There is nothing wrong with Elisabeth's being the apple of a proud father's eye; it seems unlikely that the canny Murdoch would promote an ineffectual child to an executive position in a company that has been fuelled by high- octane energy and cocksure risk-taking. He will be well aware of how other headline-snatching family businesses have fared recently. Was it wise for Ian and Kevin Maxwell to be brought in to trail in the dirty wake of their overbearing father, Robert? Might Olga, the elegant and energetic daughter of Lord Forte, have been better running the old boy's hotel and catering empire over the past decade than Rocco? And what about the Baring family? They looked a little foolish, to say the least, when Nick Leeson lost them control of the bank that bore their name for generations.
There is no doubt that the wrong appointment in a family company can lead to its decline, fall and takeover. Those of us who have worked for such companies and seen them bled to death by the incompetence of, typically, third-generation children know this to our cost.
In 1996, no fewer than 75 per cent of all British companies are family- owned. These families, in effect, employ half the country's workforce so their performance matters to all of us. Like any family, they are prey to squabbling, jealousies, and even tragedy; yet most continue to plant their babes on the board, in the hope that they will succeed. Some do, some don't.
"This makes sense, if imperfect sense," says Tony Bogood, director for south-east England of the Stoy Centre for Family Businesses, a club of 200 family-owned companies set up in 1992 to deal with the issue of succession that faces businessmen who are less clear than Rupert Murdoch as to what the future holds in store.
"Families are complex organisms," says Mr Bogood. "They are only rarely rational. They are mostly about emotive issues, yet business needs to be run on essentially rational lines. This raises the big question of how one generation of a business family should hand the reins to the next." It raises the further question of why families do not hand their businesses over to professional management more often than they do.
"The rational answer is because we want to retain control of the company in the long term," says Anthony Hussey, a director of Connolly Leather (the chaps who craft seat covers for Rolls-Royce) and first cousin of Tim Connolly, the company's executive chairman. "We want to keep ownership of shares within the family and where possible to bring shareholding members of the family into management.
"The emotional answer? That's different; Connolly is very much a family business. We're proud to have come so far from the 1870s when old Samuel Frederick and John Joseph Connolly set up their shoe repair shop on Euston Road. The name Connolly is almost synonymous with high-quality leather in the motor industry, and although times have been notoriously hard in this business over the past seven years, we've pulled through the recession and fought off increasingly tough competition."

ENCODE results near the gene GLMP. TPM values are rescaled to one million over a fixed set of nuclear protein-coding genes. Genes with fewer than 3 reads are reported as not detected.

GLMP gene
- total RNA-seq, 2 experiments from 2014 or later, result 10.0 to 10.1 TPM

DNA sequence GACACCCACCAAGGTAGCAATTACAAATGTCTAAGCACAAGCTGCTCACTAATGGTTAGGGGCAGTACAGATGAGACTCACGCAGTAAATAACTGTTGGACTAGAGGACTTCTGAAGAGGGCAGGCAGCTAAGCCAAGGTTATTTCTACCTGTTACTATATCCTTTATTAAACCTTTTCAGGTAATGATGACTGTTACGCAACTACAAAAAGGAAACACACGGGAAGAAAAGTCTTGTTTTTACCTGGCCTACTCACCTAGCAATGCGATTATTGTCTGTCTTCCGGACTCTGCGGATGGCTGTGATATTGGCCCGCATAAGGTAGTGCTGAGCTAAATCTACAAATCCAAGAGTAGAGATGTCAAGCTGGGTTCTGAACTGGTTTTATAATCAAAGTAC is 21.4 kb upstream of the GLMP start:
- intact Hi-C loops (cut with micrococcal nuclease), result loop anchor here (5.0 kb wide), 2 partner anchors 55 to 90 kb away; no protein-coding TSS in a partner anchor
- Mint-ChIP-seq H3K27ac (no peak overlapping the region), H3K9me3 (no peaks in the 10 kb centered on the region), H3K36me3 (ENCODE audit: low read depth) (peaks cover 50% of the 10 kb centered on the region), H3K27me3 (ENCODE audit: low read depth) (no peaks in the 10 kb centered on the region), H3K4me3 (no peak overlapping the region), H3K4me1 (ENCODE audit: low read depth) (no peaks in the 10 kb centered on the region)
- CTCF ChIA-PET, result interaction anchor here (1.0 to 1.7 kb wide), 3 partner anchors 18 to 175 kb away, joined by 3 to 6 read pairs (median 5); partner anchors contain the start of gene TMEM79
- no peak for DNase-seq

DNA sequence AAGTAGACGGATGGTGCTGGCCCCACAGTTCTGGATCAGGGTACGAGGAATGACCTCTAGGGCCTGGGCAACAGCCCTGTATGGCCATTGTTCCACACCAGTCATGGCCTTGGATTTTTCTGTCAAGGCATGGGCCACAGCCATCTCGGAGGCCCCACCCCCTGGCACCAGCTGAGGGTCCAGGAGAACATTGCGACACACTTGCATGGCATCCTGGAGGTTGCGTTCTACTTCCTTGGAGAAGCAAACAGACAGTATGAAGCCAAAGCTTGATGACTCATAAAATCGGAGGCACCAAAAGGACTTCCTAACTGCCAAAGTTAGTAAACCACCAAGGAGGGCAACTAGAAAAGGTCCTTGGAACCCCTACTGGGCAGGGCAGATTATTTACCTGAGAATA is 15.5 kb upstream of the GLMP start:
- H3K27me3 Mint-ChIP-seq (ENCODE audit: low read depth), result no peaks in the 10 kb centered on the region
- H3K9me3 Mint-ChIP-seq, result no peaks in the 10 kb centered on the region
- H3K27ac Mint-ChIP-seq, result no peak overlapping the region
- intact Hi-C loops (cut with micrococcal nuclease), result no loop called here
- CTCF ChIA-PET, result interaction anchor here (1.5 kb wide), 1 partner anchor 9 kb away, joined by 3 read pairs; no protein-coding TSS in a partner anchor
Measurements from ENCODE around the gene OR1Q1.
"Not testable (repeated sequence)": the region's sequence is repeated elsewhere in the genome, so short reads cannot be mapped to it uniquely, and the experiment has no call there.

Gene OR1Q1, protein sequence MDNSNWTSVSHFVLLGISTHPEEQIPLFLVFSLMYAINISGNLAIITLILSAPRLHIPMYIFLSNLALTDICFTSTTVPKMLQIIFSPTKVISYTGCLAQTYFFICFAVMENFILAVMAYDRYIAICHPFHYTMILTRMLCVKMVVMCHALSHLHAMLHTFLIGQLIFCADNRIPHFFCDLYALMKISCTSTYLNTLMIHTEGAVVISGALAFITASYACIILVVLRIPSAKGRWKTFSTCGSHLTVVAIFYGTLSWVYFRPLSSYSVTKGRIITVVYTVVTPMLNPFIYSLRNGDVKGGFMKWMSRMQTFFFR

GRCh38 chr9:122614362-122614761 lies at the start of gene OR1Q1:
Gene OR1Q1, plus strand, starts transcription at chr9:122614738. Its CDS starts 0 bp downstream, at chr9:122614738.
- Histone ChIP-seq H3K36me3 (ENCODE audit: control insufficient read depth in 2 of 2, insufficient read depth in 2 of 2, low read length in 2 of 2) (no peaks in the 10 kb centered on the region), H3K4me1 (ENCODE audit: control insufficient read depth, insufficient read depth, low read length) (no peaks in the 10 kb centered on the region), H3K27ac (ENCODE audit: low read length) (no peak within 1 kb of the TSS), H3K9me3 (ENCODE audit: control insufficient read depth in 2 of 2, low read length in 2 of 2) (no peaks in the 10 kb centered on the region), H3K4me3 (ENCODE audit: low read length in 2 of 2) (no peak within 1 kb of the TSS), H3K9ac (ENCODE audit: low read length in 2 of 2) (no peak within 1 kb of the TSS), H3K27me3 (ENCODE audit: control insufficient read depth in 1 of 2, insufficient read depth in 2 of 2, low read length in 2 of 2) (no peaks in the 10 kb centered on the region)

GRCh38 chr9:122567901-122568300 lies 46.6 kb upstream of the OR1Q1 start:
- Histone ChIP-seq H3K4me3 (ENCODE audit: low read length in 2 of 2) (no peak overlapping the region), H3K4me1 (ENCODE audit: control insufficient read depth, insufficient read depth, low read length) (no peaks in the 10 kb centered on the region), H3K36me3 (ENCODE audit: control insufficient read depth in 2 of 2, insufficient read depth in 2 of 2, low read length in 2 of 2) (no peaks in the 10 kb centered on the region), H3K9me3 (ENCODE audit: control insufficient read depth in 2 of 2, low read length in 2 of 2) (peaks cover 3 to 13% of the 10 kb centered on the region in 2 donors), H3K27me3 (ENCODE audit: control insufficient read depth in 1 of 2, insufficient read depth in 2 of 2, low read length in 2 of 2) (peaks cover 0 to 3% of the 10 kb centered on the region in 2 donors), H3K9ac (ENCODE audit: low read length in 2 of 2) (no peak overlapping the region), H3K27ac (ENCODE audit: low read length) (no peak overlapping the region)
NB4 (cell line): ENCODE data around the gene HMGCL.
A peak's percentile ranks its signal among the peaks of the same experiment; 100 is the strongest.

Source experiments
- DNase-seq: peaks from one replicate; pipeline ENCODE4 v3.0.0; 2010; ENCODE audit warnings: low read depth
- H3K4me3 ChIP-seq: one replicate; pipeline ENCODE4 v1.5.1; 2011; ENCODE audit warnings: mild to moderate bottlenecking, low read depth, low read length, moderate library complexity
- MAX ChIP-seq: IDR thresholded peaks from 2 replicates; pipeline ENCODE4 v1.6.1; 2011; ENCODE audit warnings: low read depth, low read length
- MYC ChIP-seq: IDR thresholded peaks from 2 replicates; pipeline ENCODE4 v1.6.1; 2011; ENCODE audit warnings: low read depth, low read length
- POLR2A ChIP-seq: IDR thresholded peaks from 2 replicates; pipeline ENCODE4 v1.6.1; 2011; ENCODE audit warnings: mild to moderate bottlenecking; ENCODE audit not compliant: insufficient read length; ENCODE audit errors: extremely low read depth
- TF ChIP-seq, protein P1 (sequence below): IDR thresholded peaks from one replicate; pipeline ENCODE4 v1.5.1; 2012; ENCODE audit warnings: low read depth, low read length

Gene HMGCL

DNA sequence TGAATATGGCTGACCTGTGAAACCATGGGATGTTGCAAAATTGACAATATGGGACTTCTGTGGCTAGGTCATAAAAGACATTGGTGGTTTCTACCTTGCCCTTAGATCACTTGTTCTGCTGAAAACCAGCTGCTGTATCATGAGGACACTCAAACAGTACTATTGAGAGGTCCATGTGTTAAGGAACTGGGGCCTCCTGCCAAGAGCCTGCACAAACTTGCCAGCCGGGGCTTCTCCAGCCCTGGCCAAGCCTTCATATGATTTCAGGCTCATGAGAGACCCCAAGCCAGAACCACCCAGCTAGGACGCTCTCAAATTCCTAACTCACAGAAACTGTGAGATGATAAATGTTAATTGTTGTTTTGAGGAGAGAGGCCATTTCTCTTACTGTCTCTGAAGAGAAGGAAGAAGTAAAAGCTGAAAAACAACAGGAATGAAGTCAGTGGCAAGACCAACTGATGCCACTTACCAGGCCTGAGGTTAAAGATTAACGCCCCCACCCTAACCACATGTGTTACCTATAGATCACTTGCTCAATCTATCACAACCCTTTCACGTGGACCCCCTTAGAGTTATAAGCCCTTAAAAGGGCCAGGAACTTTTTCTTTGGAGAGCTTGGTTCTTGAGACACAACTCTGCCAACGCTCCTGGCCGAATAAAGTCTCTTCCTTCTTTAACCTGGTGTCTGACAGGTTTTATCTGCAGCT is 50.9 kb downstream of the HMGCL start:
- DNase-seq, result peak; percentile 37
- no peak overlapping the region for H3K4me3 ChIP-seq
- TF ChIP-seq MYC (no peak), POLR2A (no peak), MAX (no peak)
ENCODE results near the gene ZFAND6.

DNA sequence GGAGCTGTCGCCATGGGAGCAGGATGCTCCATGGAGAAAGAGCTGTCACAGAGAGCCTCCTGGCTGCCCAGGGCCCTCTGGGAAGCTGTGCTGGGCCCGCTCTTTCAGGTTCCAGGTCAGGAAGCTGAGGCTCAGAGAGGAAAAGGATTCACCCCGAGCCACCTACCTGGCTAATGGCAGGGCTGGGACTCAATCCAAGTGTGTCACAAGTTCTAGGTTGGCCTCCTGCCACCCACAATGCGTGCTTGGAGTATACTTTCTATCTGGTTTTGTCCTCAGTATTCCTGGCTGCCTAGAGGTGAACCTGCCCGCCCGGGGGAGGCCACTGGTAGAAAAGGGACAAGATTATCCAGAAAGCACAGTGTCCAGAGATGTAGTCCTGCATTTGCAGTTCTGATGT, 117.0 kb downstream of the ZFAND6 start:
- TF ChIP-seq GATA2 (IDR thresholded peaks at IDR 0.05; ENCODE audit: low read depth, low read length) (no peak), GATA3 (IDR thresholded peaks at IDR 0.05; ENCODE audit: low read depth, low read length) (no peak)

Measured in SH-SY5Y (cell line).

"Even so," says Hussey, "there's no question that we'd bring in a son or daughter who couldn't make the running; you have to be tough with your own family no matter how much you love them."
"We have been taking on more and more professional managers from outside," says Jonathan Connolly, son of Tim. "What matters is that we get the best management; the family can retain a large degree of control, but cannot assume that it will have all the plum jobs in the future. The world is changing."
There are relatively few Sainsburys working for the giant superstore chain in 1996. The executive chairman, David Sainsbury, remains at the top of this concatenation of baked beans and soap powder, but there is no reason, and no especial need, for family members to be involved with the day-to-day running of a public company of this scale and ambition. Nevertheless, the Sainsburys are a good example of a family that likes to keep its name in big lights, not only on its mammoth stores, but on the walls, inside and outside, of art galleries.
The Brenninkmeyers, on the other hand, are famously tough on their children. No Brenninkmeyer gets to work for the family business unless he or she makes a good showing at an annual family board meeting when members of the next generation are grilled.
The Brenninkmeyer name may not be as familiar as Murdoch, Maxwell, Forte or Connolly but the staunchly Catholic Dutch family controls a familiar high-street brand: they have owned and run C&A since 1841. Low-key, yet immensely successful, the Brenninkmeyers maintain their grip on this international business by ensuring that no member of the family is given a high ranking job, or indeed, any job unless they are up to it. In the old days it was a case of a vocation with C&A or the priesthood.
Even more low-key than the Brenninkmeyers are the top-secret Mars family. The most recently published photographs of the two Mars brothers, Forrest, 64, and John, 60, who run the $13bn chocolate and pet food company, are more than 40 years old.
What we do know about the family is that old man Mars was a tyrant who bullied his sons into hard graft. At a meeting of sales reps in West Germany 30 years ago, Forrest Mars Sr ordered 29-year old John down on his knees to pray for the future success of the company for almost an hour.
At 7.30am, every morning since, John and Forrest Mars have clocked on with other Mars employees, heroes and martyrs in the cause of selling ever more Snickers, Whiskas and Pedigree Chum. To its rivals, says Forbes magazine, "Mars is the worst, the most feared enemy, totally unpredictable, capable of anything".
It is capable of anything because Forrest and John are able to make all their own decisions. Yet, as Tony Bogood points out, many family businesses fail (only 13 per cent of British family businesses survive to a third generation) largely because the families that own them are unable to make rational decisions, particularly over the issue of management succession.